Fisheries Department says it will shut 15 salmon farms off B.C.’s coast to protect wild fish

Fisheries Department says it will shut 15 salmon farms off B.C.’s coast to protect wild fish

British Columbia

Fisheries Minister Joyce Murray says the government will not renew licences for 15 open-net Atlantic salmon farms around British Columbia’s Discovery Islands.

Environmental groups, some Indigenous nations say farms linked to transfer of disease to wild salmon

Dirk Meissner · The Canadian Press

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The Okisollo fish farm is pictured during a DFO fish health audit near Campbell River, B.C., in October 2018. (Jonathan Hayward/Canadian Press)

Fisheries Minister Joyce Murray has announced the federal government will not renew licences for 15 open-net Atlantic salmon farms around British Columbia’s Discovery Islands.

Murray says in a news release the Discovery Islands area is a key migration route for wild salmon where narrow passages bring migrating juvenile salmon into close contact with the farms.

She says recent science indicates uncertainty over the risks posed by the farms to wild salmon, and the government is committed to developing a responsible plan to transition away from open-net farming in coastal B.C. waters.

Open-net fish farms off B.C.’s coast have been a major flashpoint, with environmental groups and some Indigenous nations saying the farms are linked to the transfer of disease to wild salmon, while the industry and some local politicians say thousands of jobs are threatened if operations are phased out.

“I have to take into account the plight of wild salmon, which are in a state of serious decline,” she said in an interview Friday.

Consultation with First Nations

She said the decision came after extensive consultations with First Nations, the industry and others, and the department is taking a “highly precautionary” approach to managing salmon farming in the area.

Murray said she called First Nations and industry representatives Friday before announcing what she said was a difficult but necessary decision to protect wild salmon from the potential risks posed by farmed fish.

Bob Chamberlin, spokesperson for the First Nations Wild Salmon Alliance, is pictured at Ambleside Park in West Vancouver. The alliance is calling for a land-based, closed-containment system where salmon are raised outside of the ocean and rivers. (Jennifer Chrumka/CBC)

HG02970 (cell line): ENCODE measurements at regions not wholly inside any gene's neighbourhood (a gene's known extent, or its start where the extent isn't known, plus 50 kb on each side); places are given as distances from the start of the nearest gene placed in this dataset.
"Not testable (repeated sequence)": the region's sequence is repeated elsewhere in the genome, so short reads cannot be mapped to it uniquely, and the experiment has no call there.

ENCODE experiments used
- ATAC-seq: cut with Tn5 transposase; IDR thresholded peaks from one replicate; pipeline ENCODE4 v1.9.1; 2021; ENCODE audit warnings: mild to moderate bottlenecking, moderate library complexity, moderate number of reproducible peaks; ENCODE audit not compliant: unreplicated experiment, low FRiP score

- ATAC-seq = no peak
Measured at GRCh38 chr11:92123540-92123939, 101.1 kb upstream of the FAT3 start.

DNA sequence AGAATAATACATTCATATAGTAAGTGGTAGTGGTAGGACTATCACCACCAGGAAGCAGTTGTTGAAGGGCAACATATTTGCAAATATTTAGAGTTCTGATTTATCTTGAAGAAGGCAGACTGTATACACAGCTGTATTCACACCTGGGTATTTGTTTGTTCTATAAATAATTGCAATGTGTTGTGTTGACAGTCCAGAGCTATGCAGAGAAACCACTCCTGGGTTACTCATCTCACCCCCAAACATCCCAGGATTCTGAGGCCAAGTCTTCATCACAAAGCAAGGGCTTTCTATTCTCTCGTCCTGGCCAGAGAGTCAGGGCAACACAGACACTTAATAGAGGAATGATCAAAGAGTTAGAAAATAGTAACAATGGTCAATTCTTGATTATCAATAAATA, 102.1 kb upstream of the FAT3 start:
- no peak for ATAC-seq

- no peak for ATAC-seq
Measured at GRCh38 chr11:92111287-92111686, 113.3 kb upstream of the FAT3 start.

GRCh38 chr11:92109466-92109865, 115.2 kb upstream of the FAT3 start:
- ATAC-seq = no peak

“There have been some assessments from DFO that suggest minimal risk and there’s also been science since that main assessment that has been suggesting that there may well be risk from the viruses and sea lice from the farms,” she said.

In the news release she says there are multiple stressors on wild salmon, including climate change, habitat degradation and both regulated and illegal fishing.

Fear over job losses

Murray’s mandate letter from Prime Minister Justin Trudeau tasked her with developing the plan to shift from open-net salmon farming in B.C. waters by 2025, while working to introduce Canada’s first Aquaculture Act.

Fisheries and Oceans said last summer that open-net salmon farms may continue operating during a consultation process that’s currently underway, with the final plan to transition 79 farms expected to be released later in the year.

The federal government announced in December 2020 that it would phase out 19 Atlantic salmon farms in the Discovery Islands area of Vancouver Island.

It also said fish farm licences would not be renewed.

A juvenile sockeye salmon is pictured with sea lice. Advocates and scientists have sounded the alarm on high levels of sea lice, and other pathogens, spilling over from the farms into wild salmon populations. (Alexandra Morton)

Former B.C. premier John Horgan sent a letter to Prime Minister Justin Trudeau last March saying there is widespread concern the federal government is poised to make a decision that could threaten hundreds of jobs and the economies of coastal communities.

Horgan urged the prime minister to assure the salmon farming sector that an appropriate transition program will be implemented and must include First Nations and communities that rely on fish farms economically.

The B.C. Salmon Farmers Association has said an economic analysis concluded the province could lose more than 4,700 jobs and up to $1.2 billion in economic activity annually if salmon farm licences are not renewed.

But B.C.’s First Nations Wild Salmon Alliance says more than 100 First Nations support the federal government’s plan to transition away from open-net salmon farms.

Alliance spokesman Bob Chamberlin said earlier wild salmon runs are suffering and decisions must be made to help stocks rebound.

LISTEN | CBC reporter Emily Vance explains the stakes for salmon farming in B.C.:

15:11Federal government working on transition plan to move away from open-net pen salmon farming on B.C.’s coast

Last month federal fisheries minister Joyce Murray spent a week Vancouver Island holding consultations. The federal government’s goal is to phase out open-net pen salmon farms by 2025. CBC Victoria reporter Emily Vance spoke with people about what is at stake and where the industry might be headed.

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